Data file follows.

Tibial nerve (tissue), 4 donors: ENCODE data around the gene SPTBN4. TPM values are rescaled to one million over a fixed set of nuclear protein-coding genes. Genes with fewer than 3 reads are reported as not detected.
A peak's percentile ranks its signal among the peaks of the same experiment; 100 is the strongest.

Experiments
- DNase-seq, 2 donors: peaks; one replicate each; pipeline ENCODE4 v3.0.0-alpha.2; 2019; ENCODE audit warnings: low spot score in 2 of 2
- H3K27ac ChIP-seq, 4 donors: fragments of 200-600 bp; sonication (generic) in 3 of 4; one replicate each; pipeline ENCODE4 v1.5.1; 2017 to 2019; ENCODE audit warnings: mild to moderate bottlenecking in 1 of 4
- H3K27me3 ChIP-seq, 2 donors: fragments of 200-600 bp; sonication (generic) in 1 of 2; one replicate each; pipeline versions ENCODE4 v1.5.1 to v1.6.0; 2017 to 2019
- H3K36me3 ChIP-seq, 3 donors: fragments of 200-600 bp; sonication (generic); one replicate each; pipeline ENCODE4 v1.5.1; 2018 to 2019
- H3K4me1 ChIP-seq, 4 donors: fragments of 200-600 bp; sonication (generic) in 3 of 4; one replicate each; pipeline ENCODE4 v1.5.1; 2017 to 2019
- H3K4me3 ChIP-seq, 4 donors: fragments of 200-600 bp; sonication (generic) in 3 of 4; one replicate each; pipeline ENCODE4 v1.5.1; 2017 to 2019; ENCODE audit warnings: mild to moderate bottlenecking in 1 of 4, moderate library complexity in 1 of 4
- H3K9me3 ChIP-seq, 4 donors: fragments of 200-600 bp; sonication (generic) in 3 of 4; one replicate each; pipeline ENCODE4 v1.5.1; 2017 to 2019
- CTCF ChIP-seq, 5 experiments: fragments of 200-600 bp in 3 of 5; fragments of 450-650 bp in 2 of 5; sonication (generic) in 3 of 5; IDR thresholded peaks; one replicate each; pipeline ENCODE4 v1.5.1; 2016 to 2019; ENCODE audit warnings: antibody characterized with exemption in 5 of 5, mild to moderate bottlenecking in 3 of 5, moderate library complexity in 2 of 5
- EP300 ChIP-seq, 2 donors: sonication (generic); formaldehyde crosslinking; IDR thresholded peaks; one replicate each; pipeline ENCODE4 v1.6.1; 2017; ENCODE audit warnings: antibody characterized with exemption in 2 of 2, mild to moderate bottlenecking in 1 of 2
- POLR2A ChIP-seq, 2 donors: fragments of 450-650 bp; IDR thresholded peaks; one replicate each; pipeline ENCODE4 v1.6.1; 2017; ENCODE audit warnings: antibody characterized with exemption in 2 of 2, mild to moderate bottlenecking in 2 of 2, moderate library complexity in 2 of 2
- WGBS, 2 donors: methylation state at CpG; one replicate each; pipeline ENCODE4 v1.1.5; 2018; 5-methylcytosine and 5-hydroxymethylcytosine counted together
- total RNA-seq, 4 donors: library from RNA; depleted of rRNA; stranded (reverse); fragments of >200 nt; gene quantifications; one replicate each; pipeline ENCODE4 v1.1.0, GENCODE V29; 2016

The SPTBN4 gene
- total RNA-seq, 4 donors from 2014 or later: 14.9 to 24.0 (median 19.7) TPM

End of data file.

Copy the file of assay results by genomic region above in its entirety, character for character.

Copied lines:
Tibial nerve (tissue), 4 donors: ENCODE data around the gene SPTBN4. TPM values are rescaled to one million over a fixed set of nuclear protein-coding genes. Genes with fewer than 3 reads are reported as not detected.
A peak's percentile ranks its signal among the peaks of the same experiment; 100 is the strongest.

Experiments
- DNase-seq, 2 donors: peaks; one replicate each; pipeline ENCODE4 v3.0.0-alpha.2; 2019; ENCODE audit warnings: low spot score in 2 of 2
- H3K27ac ChIP-seq, 4 donors: fragments of 200-600 bp; sonication (generic) in 3 of 4; one replicate each; pipeline ENCODE4 v1.5.1; 2017 to 2019; ENCODE audit warnings: mild to moderate bottlenecking in 1 of 4
- H3K27me3 ChIP-seq, 2 donors: fragments of 200-600 bp; sonication (generic) in 1 of 2; one replicate each; pipeline versions ENCODE4 v1.5.1 to v1.6.0; 2017 to 2019
- H3K36me3 ChIP-seq, 3 donors: fragments of 200-600 bp; sonication (generic); one replicate each; pipeline ENCODE4 v1.5.1; 2018 to 2019
- H3K4me1 ChIP-seq, 4 donors: fragments of 200-600 bp; sonication (generic) in 3 of 4; one replicate each; pipeline ENCODE4 v1.5.1; 2017 to 2019
- H3K4me3 ChIP-seq, 4 donors: fragments of 200-600 bp; sonication (generic) in 3 of 4; one replicate each; pipeline ENCODE4 v1.5.1; 2017 to 2019; ENCODE audit warnings: mild to moderate bottlenecking in 1 of 4, moderate library complexity in 1 of 4
- H3K9me3 ChIP-seq, 4 donors: fragments of 200-600 bp; sonication (generic) in 3 of 4; one replicate each; pipeline ENCODE4 v1.5.1; 2017 to 2019
- CTCF ChIP-seq, 5 experiments: fragments of 200-600 bp in 3 of 5; fragments of 450-650 bp in 2 of 5; sonication (generic) in 3 of 5; IDR thresholded peaks; one replicate each; pipeline ENCODE4 v1.5.1; 2016 to 2019; ENCODE audit warnings: antibody characterized with exemption in 5 of 5, mild to moderate bottlenecking in 3 of 5, moderate library complexity in 2 of 5
- EP300 ChIP-seq, 2 donors: sonication (generic); formaldehyde crosslinking; IDR thresholded peaks; one replicate each; pipeline ENCODE4 v1.6.1; 2017; ENCODE audit warnings: antibody characterized with exemption in 2 of 2, mild to moderate bottlenecking in 1 of 2
- POLR2A ChIP-seq, 2 donors: fragments of 450-650 bp; IDR thresholded peaks; one replicate each; pipeline ENCODE4 v1.6.1; 2017; ENCODE audit warnings: antibody characterized with exemption in 2 of 2, mild to moderate bottlenecking in 2 of 2, moderate library complexity in 2 of 2
- WGBS, 2 donors: methylation state at CpG; one replicate each; pipeline ENCODE4 v1.1.5; 2018; 5-methylcytosine and 5-hydroxymethylcytosine counted together
- total RNA-seq, 4 donors: library from RNA; depleted of rRNA; stranded (reverse); fragments of >200 nt; gene quantifications; one replicate each; pipeline ENCODE4 v1.1.0, GENCODE V29; 2016

The SPTBN4 gene
- total RNA-seq, 4 donors from 2014 or later: 14.9 to 24.0 (median 19.7) TPM